With all due deference to Jeff Sessions and his “Biblical”-based defense of separating noncitizen minor children from their parents, I think Nicodemus disagrees. I go with Nicodemus who, after all, at great personal risk helped Joseph of Arimathea ask Pilate for Jesus’ body, took it down from the cross, carried it to the tomb and properly buried Jesus. I suspect Nicodemus, who, if this story is true, surely earned his “Bible Interpretation” chops, would think due process ought to be afforded before judgment punishing these kids and their parents can be imposed. Involuntary separation of minor kids from their parents is, I am sorry to say, clearly a most odious punishment. A hearing before doing so seems mandated by John 7:51.

So, the law evolved, and America adopted a Constitution based on the accumulated wisdom and legal insight of centuries including that derived from Biblical sources.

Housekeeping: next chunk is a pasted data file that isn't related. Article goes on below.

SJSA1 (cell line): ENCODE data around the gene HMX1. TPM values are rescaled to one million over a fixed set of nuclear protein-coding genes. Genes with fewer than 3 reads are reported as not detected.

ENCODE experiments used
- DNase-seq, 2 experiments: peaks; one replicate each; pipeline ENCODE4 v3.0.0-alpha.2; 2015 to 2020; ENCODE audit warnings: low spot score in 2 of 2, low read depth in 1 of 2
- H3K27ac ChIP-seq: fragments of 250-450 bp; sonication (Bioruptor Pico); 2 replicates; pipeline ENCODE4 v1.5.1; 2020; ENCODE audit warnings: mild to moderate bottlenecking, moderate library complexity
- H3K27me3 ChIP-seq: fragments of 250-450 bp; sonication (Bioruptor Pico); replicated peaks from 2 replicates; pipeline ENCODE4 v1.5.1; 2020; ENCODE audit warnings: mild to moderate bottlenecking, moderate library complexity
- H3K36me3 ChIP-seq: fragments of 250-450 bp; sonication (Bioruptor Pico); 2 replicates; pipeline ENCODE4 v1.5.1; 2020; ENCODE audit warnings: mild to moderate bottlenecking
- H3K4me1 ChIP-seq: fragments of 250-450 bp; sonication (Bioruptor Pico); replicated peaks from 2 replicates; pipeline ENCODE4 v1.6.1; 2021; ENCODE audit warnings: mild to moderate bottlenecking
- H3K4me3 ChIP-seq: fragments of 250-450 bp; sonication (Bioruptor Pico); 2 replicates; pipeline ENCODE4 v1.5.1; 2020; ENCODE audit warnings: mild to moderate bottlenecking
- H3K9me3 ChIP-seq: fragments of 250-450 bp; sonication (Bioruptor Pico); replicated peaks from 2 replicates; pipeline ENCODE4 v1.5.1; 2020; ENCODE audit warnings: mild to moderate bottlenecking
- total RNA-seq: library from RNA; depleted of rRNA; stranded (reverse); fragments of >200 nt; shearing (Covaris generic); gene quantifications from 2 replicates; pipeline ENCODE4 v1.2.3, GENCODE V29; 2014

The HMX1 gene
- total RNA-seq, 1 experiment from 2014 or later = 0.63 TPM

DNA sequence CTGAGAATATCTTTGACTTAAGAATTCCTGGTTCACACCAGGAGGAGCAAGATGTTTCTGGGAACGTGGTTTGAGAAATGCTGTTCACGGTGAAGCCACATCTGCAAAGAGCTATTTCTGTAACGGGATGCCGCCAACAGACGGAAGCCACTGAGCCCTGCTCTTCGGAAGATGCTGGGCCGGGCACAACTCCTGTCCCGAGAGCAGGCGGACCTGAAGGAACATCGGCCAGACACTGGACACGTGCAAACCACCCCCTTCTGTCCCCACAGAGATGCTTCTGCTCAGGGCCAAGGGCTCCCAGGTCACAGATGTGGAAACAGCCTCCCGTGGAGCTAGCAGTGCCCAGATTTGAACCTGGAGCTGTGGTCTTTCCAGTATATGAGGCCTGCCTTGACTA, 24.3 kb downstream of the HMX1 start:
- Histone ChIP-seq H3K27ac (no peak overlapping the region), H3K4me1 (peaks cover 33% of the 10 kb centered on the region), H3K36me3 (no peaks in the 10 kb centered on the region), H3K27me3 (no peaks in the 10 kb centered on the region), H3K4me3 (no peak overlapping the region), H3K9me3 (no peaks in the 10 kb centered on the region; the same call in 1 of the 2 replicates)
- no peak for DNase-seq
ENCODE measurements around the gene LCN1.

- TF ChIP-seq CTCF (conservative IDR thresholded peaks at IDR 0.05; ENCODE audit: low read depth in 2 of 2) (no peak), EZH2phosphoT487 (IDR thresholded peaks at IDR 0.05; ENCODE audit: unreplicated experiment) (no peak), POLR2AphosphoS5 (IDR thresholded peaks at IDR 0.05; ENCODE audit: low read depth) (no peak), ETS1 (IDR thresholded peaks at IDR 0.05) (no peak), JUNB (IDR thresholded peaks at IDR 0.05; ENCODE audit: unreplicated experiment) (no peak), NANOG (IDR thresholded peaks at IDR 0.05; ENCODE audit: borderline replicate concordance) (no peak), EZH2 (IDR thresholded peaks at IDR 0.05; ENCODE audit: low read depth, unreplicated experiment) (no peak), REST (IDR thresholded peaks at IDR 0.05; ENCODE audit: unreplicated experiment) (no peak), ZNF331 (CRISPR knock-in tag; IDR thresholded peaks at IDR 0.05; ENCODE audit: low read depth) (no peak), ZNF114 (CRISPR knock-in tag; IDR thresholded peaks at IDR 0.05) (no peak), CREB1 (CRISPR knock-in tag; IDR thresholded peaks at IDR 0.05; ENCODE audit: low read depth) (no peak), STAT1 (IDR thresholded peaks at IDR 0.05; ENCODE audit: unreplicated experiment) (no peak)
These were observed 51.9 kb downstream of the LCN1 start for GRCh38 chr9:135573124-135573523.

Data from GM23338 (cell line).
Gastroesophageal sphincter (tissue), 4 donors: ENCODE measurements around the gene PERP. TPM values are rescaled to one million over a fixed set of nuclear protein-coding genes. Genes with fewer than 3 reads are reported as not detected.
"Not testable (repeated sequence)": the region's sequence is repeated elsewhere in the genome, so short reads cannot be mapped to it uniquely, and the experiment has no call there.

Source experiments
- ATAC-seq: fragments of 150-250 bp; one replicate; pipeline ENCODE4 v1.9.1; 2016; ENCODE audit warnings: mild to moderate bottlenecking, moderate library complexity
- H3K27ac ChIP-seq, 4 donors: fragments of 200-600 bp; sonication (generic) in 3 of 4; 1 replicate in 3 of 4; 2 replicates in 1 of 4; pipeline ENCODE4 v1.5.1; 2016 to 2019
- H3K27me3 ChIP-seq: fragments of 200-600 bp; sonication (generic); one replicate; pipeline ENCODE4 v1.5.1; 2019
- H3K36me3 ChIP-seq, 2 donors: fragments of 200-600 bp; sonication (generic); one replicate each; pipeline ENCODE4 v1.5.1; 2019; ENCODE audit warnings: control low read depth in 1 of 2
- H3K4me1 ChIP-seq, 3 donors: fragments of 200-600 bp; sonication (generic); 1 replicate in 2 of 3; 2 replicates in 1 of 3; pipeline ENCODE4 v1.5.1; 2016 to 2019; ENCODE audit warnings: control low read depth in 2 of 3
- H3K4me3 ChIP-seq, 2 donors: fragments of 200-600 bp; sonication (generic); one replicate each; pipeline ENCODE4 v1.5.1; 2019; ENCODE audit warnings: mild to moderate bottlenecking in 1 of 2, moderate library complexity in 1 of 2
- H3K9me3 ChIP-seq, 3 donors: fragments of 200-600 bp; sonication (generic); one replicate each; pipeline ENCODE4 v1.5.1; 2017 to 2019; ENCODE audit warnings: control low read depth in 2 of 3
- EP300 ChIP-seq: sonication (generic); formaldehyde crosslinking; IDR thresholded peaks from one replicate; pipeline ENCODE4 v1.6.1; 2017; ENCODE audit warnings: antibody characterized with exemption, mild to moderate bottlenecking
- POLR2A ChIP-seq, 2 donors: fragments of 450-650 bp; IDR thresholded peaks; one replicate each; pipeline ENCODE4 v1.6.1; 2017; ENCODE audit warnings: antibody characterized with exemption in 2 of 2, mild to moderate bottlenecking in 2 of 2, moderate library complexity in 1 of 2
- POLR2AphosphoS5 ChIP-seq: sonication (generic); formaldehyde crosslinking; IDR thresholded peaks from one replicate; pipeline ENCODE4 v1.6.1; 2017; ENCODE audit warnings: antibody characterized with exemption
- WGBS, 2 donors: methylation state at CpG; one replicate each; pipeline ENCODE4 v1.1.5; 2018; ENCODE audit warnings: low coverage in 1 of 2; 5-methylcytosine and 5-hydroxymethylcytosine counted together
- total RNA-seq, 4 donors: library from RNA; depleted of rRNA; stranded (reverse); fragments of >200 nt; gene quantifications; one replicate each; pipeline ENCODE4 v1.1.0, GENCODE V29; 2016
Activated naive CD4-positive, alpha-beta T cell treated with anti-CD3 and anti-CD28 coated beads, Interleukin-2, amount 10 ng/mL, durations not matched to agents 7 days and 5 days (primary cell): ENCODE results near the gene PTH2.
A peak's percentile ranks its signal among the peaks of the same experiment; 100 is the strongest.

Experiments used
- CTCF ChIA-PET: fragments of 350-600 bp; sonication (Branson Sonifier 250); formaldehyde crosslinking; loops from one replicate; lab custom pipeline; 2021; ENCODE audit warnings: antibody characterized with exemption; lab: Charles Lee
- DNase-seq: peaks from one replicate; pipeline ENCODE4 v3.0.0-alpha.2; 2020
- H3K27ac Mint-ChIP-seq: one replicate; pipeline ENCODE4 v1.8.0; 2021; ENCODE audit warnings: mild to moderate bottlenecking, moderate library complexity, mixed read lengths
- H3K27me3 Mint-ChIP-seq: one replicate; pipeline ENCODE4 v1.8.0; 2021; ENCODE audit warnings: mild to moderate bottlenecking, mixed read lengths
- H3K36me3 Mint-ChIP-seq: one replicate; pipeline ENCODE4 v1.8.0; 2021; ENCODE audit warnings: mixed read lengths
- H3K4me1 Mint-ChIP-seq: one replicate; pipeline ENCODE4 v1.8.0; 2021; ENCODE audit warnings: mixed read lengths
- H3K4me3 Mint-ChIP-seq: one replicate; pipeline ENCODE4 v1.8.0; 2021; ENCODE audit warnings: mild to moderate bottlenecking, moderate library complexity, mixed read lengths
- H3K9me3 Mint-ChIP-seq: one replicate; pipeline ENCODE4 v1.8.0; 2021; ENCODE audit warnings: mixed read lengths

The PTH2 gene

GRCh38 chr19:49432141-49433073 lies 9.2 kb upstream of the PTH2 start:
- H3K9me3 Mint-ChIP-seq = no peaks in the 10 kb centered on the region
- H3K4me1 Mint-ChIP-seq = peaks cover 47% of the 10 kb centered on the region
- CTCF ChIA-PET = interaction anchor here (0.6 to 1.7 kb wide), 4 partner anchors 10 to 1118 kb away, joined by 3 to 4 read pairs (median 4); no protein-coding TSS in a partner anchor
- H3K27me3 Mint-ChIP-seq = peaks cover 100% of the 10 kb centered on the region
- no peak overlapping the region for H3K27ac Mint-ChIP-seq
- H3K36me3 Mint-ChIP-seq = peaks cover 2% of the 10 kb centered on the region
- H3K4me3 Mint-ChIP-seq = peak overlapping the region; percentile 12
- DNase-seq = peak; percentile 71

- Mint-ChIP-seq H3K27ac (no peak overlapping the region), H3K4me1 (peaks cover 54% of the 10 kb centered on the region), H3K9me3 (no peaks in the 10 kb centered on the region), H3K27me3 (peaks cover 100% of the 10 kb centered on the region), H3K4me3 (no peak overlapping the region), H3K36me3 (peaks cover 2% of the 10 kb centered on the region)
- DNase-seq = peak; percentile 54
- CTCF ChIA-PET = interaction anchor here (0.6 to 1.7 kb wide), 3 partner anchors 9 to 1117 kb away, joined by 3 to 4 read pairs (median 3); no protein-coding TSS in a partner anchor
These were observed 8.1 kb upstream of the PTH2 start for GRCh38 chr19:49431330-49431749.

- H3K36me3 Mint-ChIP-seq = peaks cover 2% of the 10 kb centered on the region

As Martin Luther King expressed it, though I paraphrase, law congruent with God’s law is valid, that contrary to God’s law is not.

Most people obey just laws, those congruent with God’s law, without being forced to do so — it is simply right — such as the law against killing. The Constitution added the Fifth Amendment in 1791 which reflects the wisdom of due process providing in pertinent part: “No person shall…be deprived of life, liberty or property without due process of law….”

So far so good, consistent with John 7:51.

The Fifth Amendment applies to the U.S. Federal Government and has since its adoption. Note that it covers “persons” not merely “citizens.” As a bastion of liberty and human rights in a world hostile to same in 1791, this was a proud declaration by a hearty and moral people that their government must provide due process to all with whom it dealt, not only its own citizens. “A shining city on a hill,” to be sure.